By Tim Hague Sr.
There is something about a particular conversation around Parkinson’s that I occasionally find somewhat challenging.
I know that we among the Parkinson’s community are not alone in this form of conversation I am alluding to, but of course ours is more personal than the others. I also accept the heart felt yearning that gives rise to it. I hear the refrain regardless of what ailment is being represented and whether the speaker be the charity, the foundation or the persons suffering from it.
It is the ever-present need to find a cure.
Before I go too far here I know I run the risk of sounding like I’m off my nut, but I trust you will walk with me just a way down this road.
The simple reality is that we as human kind have not cured much. For example; what is the first medical cure that leaps to your mind as you read this? We have made astonishingly amazing strides towards wiping out many diseases and eradicating various scourges from the earth but can’t quite say we’ve cured much. The purpose of my broaching this subject is not to suggest that we should do anything less than to relentlessly pursue a cure for Parkinson’s. By all means let us pursue a cure.
But first, let us relentlessly pursue life.
I’ve heard it spoken of, and have felt it myself, this depression of sorts that stems from the question; ‘When? When will they cure this thing?’ And then, at times, the depression gives way to hopelessness. ‘Will it ever happen in my lifetime?’ ‘Will my disease progress too far for it to ever matter?’
I fear that there are times when we get the matter turned all around and allow what should be of paramount importance to slip to the back. We become so focused on what we wish we could be, have, or become that we lose sight of all that is. I often fear that we have become so fixed on pursuing a future state that we neglect our current need to live life to the full.
My son, Tim Jr., gave me the heads up that he was making a quick trip home from the east coast a few weeks past but did not want me to tell his mom. He wanted to surprise her. The real surprise he said was that he and my daughterin-law, Kara were coming home a year early. They are going to finish their degrees back at home.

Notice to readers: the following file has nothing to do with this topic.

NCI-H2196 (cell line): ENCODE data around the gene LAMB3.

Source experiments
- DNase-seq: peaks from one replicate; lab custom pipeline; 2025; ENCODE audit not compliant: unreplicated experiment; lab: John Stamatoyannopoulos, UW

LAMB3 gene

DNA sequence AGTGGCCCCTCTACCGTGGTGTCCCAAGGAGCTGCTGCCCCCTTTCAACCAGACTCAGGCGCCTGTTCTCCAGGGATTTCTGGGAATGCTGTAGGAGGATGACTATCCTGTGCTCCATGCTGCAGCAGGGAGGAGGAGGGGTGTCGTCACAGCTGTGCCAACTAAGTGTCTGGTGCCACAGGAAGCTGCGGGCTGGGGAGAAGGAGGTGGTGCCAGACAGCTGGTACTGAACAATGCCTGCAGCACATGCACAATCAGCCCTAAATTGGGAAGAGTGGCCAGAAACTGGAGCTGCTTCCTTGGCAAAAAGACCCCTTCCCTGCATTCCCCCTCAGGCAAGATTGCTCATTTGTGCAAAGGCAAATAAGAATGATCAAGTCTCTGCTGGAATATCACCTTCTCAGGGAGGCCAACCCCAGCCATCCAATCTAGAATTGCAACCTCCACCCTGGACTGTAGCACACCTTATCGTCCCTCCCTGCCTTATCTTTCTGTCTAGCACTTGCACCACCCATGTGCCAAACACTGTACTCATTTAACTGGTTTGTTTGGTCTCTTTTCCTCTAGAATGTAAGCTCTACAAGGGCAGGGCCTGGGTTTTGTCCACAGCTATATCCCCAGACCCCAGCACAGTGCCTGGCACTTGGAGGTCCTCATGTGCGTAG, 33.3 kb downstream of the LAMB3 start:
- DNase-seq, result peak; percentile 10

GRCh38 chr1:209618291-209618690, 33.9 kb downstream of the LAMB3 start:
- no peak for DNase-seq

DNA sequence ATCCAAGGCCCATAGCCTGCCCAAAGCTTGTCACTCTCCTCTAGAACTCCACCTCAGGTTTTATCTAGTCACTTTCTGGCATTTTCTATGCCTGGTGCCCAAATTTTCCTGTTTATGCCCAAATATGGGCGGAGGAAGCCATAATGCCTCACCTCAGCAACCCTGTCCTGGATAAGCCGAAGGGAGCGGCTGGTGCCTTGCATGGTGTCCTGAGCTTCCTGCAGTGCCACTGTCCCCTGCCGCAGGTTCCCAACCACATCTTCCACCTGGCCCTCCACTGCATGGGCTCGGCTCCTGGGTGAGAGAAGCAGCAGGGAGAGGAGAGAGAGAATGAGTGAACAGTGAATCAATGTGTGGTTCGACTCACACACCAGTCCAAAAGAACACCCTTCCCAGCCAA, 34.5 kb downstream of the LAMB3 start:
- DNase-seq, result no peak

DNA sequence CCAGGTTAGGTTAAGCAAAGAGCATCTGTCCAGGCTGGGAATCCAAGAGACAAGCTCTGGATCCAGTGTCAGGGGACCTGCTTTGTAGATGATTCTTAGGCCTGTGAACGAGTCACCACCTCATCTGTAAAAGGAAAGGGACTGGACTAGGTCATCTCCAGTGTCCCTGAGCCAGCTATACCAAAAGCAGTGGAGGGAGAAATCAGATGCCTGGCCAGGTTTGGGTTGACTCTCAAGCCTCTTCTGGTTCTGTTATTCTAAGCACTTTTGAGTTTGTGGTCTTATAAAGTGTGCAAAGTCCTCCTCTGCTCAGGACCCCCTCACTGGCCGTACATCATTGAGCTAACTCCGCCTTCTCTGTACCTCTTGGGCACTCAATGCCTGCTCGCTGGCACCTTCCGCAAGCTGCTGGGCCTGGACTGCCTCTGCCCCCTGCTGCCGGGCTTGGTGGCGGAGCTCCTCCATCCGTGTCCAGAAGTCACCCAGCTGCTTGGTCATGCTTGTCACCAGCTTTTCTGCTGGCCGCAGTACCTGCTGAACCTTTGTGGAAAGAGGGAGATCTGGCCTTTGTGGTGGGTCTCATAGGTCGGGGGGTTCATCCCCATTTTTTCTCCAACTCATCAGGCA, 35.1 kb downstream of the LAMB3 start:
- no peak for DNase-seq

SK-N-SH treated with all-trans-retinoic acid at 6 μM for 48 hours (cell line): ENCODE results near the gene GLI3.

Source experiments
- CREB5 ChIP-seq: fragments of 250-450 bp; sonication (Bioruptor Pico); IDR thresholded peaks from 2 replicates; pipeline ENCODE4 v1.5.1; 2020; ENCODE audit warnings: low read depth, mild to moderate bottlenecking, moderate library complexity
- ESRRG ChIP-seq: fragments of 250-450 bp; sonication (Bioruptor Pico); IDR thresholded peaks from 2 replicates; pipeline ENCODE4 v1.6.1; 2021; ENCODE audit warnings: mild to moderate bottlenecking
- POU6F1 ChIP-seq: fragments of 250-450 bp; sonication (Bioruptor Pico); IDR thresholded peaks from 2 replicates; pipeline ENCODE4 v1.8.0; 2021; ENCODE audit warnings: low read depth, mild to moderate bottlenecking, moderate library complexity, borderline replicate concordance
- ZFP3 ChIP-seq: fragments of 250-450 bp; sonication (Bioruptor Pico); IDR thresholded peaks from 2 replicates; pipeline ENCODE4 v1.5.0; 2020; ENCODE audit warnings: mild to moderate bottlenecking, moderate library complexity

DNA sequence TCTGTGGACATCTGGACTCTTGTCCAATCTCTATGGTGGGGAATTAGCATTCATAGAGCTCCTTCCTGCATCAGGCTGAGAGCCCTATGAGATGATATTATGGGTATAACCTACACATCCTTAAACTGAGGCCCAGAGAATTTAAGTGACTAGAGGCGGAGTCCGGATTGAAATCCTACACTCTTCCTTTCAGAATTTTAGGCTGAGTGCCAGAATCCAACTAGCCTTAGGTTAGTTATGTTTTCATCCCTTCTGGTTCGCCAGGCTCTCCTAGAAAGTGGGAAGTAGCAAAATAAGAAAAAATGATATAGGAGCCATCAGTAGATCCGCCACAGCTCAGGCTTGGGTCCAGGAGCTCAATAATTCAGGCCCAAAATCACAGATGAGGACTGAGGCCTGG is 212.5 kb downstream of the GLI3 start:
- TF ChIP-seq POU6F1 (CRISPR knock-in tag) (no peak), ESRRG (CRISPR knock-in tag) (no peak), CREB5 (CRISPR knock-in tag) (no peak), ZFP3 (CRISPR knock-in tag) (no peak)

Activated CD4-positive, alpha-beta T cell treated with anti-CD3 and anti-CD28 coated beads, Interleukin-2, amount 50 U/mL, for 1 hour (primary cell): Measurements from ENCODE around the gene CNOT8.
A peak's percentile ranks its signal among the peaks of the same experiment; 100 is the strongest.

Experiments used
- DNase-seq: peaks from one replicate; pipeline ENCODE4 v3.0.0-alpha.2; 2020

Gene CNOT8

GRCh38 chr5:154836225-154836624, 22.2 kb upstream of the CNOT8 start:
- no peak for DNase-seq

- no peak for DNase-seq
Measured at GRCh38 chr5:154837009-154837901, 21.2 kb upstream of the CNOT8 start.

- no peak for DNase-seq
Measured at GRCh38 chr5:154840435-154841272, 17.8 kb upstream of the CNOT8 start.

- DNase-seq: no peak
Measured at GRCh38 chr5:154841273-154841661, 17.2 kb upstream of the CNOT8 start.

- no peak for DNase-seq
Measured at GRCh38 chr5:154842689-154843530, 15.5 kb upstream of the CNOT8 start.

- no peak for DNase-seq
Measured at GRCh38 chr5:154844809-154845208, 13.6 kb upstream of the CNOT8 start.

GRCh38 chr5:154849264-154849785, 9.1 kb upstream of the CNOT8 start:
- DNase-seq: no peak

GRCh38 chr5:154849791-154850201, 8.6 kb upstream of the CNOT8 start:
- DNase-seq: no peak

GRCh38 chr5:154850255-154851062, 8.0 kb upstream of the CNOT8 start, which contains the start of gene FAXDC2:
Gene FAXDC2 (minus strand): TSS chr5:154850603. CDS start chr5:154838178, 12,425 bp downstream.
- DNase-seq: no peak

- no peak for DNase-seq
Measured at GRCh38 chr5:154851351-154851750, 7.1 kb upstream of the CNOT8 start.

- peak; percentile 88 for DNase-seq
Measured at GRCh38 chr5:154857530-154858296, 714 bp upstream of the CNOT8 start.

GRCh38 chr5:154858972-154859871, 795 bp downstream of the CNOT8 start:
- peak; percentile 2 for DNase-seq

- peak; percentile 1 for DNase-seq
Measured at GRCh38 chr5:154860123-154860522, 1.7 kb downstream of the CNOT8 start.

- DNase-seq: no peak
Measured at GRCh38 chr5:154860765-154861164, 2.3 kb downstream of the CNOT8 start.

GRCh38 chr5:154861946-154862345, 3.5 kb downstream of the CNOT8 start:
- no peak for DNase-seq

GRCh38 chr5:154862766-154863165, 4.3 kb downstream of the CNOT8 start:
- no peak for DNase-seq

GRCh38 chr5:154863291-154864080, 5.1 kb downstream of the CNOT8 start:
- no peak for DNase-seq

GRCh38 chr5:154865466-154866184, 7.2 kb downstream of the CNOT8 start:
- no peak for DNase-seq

He walked into the house and met us all at the supper table. Of course his mom, my wife, cried tears of surprise and joy as she sought an explanation. He told us of their decision to move home, this April (!) and that they were going to buy a house. Bam! It all seemed so much we were stunned with feelings of delight and gratitude.
Then he handed us a little gift bag.
Inside the bag was a children’s book ‘Grandma, Grandpa and Me’ by Mercer Mayer and on the inside cover it says, ‘Hope you’re ready…Grandma and Grandpa!’ It’s our first grand baby and I’m going to be a grandpa.
I had a really lousy couple of days recently and it seems I spend more time dealing with non motor symptoms of Parkinson’s than motor. Some days are just bleak. And then came hope. In the birth of a little baby comes hope. ‘Hope you’re ready…’.
I am ready. I’m ready to live for this little grand baby, to be alive and present. To watch him or her grow and spoil them terribly every second of the way. For today and many months to come this will be all I need. Yours may not be a new grand baby, but I encourage you to name what it is that gives you life, that stirs your soul.
Do I hope and work for a cure for this disease called Parkinson’s? Sure, and I will take it if and when it comes. However, that pursuit will forever remain distant to the pursuit of living a full life filled with joy and contentment.
In the meantime, should you need me you’ll find me out at the park living life with my grandkid! Leave your need for a cure for just a while. Come join us.
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